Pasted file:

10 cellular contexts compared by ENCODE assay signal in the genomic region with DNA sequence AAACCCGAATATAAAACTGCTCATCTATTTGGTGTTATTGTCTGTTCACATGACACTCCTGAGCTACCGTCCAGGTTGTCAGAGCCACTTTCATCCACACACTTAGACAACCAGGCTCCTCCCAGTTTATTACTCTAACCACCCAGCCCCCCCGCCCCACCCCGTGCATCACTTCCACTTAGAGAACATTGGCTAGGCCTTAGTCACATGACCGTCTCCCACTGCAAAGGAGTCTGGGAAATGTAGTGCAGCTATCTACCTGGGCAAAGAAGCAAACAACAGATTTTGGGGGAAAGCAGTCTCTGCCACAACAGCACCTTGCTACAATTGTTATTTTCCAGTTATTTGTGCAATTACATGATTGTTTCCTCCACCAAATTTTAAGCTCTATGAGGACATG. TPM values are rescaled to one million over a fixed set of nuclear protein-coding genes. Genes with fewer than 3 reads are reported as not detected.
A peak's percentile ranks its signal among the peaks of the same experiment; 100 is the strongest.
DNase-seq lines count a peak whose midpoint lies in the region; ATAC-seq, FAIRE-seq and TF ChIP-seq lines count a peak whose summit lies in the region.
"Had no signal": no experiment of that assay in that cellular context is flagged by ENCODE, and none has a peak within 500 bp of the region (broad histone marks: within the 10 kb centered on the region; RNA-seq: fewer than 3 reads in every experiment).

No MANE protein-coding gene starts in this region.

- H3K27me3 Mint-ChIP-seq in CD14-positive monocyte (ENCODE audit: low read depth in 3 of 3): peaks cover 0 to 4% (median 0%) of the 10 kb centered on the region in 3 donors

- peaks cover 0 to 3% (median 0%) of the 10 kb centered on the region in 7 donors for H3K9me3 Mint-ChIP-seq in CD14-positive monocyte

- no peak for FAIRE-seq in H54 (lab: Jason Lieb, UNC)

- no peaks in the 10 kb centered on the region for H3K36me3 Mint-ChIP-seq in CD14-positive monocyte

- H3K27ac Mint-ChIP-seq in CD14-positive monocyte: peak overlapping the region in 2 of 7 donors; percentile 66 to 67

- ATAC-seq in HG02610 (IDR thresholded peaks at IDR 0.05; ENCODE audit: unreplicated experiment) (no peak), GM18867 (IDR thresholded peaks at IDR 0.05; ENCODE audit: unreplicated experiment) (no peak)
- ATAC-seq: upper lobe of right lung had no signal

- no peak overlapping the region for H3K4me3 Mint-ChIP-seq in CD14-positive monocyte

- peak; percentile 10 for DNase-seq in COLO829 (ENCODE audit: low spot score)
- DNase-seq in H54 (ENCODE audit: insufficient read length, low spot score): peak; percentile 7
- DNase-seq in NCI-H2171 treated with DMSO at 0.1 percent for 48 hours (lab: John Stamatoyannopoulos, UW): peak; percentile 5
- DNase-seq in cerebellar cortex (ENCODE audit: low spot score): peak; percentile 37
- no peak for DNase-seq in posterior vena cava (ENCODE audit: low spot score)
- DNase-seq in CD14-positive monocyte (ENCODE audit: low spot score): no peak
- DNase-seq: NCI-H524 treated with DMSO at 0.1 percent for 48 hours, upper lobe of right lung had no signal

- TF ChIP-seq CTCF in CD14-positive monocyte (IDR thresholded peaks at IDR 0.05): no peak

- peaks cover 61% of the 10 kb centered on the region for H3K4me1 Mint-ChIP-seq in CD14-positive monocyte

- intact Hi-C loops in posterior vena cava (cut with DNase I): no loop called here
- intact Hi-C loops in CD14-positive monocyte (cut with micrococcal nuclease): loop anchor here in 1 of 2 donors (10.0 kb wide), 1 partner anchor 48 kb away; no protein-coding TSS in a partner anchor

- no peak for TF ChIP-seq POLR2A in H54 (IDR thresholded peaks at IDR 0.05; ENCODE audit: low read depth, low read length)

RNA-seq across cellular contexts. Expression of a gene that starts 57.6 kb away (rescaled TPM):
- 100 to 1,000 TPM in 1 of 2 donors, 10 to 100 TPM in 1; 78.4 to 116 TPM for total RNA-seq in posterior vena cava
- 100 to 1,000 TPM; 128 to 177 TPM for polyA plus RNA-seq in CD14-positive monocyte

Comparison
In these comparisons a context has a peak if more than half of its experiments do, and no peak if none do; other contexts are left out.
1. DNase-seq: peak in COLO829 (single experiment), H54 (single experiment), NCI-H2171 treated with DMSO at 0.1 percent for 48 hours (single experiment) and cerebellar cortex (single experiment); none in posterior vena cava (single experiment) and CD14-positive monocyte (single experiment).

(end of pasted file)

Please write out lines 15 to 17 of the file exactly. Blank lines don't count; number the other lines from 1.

- DNase-seq in H54 (ENCODE audit: insufficient read length, low spot score): peak; percentile 7
- DNase-seq in NCI-H2171 treated with DMSO at 0.1 percent for 48 hours (lab: John Stamatoyannopoulos, UW): peak; percentile 5
- DNase-seq in cerebellar cortex (ENCODE audit: low spot score): peak; percentile 37